The Equal Pay Code, which came into effect on 22nd July, gives employers practical guidance on how to promote equality of opportunity and avoid sex discrimination in pay structures.
“Women in Northern Ireland still earn on average 10% less than men,” Equality Commissioner Lyn McBriar said at the launch of the new Equal Pay Code at Equality House today. “When the first equal pay law was introduced in 1970 that figure was 30%, so things have improved, but there is clearly still more to do,” she said.
There is a lower gender pay gap in Northern Ireland than in the rest of the UK and the greater proportion of public sector jobs here may be a factor in that. While public sector wages in Northern Ireland are not out of line with those in Britain, private sector pay here is just 82% of the UK average.
“While the law governing equal pay can seem complex, its purpose in essence is very simple – to ensure that men and women doing equal work for the same or an associated employer get the same rewards for it,” Lyn McBriar said. “The new Code presents clearly to employers the information they need on equal pay issues.”
The Code, which comes into effect on 22nd July, gives employers practical guidance on how to promote equality of opportunity and avoid sex discrimination in pay structures.
“It gives guidance on the scope of the Equal Pay Act, on the concepts and definitions of like work, work rated as equivalent and work of equal value and on pay during pregnancy and maternity, part-time work and occupational pension schemes. The Code is aimed mainly at employers, but employees and their representatives or advisers, for example, from a trade union or Citizens Advice Bureau, should also find it useful.”
“It also sets out how the law is applied by the industrial tribunals, including the assessment of equal pay and employers’ defences to equal pay claims.”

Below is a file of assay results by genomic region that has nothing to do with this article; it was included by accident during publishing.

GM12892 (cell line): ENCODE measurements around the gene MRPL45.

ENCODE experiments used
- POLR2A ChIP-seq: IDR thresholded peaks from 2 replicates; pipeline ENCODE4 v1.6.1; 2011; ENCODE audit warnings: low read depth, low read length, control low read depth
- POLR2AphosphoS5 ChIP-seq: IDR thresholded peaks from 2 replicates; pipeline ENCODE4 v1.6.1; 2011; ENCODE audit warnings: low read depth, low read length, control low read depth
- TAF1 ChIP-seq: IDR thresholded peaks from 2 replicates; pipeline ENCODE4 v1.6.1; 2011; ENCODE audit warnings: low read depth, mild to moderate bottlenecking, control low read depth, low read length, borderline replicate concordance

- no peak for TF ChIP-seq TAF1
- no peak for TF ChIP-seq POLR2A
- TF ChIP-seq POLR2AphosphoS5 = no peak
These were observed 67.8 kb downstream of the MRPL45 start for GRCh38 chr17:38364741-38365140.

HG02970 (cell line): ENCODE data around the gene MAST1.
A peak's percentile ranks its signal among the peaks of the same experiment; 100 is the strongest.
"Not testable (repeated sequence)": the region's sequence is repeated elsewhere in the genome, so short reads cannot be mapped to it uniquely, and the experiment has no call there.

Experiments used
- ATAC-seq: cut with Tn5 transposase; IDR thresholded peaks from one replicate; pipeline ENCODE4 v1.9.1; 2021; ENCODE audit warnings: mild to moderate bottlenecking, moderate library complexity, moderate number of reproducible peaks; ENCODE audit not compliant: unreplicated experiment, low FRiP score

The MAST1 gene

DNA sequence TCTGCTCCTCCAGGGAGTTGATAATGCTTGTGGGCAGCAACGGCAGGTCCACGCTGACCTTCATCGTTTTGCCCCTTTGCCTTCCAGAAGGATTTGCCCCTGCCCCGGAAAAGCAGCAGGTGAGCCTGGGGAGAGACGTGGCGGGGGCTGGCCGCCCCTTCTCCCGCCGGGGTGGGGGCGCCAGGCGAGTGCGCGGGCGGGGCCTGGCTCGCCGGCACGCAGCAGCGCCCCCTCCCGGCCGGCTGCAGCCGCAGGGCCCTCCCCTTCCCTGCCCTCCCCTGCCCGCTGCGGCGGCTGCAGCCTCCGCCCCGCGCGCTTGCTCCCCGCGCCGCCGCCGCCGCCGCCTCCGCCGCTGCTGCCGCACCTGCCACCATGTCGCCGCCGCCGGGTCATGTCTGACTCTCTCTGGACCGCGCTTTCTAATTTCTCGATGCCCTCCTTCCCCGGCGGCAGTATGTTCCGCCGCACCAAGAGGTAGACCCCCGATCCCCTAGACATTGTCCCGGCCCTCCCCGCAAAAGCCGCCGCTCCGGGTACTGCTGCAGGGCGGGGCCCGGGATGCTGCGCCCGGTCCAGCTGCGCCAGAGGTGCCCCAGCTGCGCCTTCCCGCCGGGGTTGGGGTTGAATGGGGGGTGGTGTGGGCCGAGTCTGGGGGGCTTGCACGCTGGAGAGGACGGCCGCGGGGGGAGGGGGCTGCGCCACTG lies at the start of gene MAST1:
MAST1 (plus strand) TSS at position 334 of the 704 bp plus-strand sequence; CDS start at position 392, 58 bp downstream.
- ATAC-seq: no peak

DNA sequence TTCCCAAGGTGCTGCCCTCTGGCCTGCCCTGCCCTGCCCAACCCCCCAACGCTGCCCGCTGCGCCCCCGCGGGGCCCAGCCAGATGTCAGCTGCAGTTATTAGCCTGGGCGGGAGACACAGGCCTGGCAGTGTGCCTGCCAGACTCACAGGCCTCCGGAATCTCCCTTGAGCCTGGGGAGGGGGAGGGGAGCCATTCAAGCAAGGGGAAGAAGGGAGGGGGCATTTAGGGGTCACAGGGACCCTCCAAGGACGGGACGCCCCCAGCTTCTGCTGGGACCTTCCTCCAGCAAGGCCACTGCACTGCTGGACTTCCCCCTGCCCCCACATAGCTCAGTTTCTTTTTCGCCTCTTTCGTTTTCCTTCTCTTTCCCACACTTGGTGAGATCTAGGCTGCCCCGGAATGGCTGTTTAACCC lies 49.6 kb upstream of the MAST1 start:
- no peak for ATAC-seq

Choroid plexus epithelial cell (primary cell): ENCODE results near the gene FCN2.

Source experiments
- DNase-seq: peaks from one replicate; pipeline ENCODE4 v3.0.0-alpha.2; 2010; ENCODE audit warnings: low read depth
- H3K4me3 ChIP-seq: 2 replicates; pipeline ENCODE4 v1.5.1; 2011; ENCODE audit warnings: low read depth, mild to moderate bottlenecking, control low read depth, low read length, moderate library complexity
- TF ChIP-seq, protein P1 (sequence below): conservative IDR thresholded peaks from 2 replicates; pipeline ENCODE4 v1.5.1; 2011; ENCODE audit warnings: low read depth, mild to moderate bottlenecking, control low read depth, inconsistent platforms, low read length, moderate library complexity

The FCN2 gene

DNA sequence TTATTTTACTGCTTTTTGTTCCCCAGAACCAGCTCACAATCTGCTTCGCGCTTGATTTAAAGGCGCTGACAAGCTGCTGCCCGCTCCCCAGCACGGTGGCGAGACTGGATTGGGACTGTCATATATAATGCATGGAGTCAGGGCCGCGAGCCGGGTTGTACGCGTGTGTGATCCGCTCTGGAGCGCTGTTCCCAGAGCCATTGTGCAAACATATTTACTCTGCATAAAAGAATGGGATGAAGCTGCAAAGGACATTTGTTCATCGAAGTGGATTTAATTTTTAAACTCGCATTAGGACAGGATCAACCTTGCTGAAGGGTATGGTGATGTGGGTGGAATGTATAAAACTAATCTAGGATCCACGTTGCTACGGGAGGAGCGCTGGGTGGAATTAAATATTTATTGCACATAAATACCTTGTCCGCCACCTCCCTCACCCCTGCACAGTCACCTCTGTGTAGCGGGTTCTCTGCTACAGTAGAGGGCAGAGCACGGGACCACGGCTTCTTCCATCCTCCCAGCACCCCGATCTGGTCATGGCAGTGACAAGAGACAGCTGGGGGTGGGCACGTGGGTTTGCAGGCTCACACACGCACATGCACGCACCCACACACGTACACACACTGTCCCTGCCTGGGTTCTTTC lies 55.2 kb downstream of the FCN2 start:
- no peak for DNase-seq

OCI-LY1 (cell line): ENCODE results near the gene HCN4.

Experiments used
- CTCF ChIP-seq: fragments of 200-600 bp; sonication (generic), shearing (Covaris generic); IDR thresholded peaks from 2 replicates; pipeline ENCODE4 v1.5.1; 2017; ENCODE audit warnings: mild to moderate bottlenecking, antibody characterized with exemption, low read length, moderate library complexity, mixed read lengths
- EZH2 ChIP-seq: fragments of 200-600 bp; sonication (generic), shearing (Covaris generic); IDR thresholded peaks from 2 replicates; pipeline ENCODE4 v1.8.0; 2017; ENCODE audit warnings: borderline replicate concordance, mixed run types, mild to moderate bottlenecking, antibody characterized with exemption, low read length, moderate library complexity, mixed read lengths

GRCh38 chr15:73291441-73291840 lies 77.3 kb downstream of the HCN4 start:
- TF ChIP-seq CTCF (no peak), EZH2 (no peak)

While the Code of Practice is not legally binding, it is admissible in evidence in any proceedings under the Equal Pay Act before the industrial tribunal. The tribunal may take into account an employer’s failure to follow the provisions of the Code.
The Commission offers free and confidential advice, support and training to employers and organisations, to help them comply with the law. The Equal Pay Code is just one of a wide range of online, print and staff resources available from the Equality Commission to help employers promote equality of opportunity and avoid discrimination.
The Gender Pay Gap in Northern Ireland:
Sex discrimination is consistently the second most common cause for complaint to the Equality Commission, and women’s treatment in the workplace consistently gives rise to the largest proportion of these complaints. They involve issues such as pregnancy and maternity discrimination, sexual harassment, recruitment and selection, work-life balance issues, redundancy and dismissal, as well as equal pay.
Although statistics no longer show significant pay disparity for women compared to men overall, closer examination shows ‘a considerably gendered picture in the labour market, in education and in societal attitudes and behaviours.’1
In Northern Ireland last year, female median hourly earnings, excluding overtime, were 90.3% of male earnings – in 1997 that figure was 77%2. The size of the gap varies between the private and public sectors and across industries. Moreover, gendered patterns of employment such as gender differences in occupation, part-time work, overtime and incentives also impact on the pay gap between men and women.
The Code recommends equal pay reviews as the best way to ensure that a pay system delivers equal pay.
By helping employers to check the pay gap in their organisation and by encouraging good equal pay practice, this Code reinforces the Government’s3 and the Equality Commission’s commitment to equality between men’s and women’s pay.
1 Gender Pay Gap Measurement in Northern Ireland, a discussion paper Alan McClelland, Office of the First and the Deputy First Minister, 2009.
2 Northern Ireland Annual Survey of Hours and Earnings 2011, Department of Enterprise, Trade and Investment, November 2011.
3 Gender Equality Strategy: A strategic framework for action to promote gender equality for women and men 2006-2016, www.ofmdfmni.gov.uk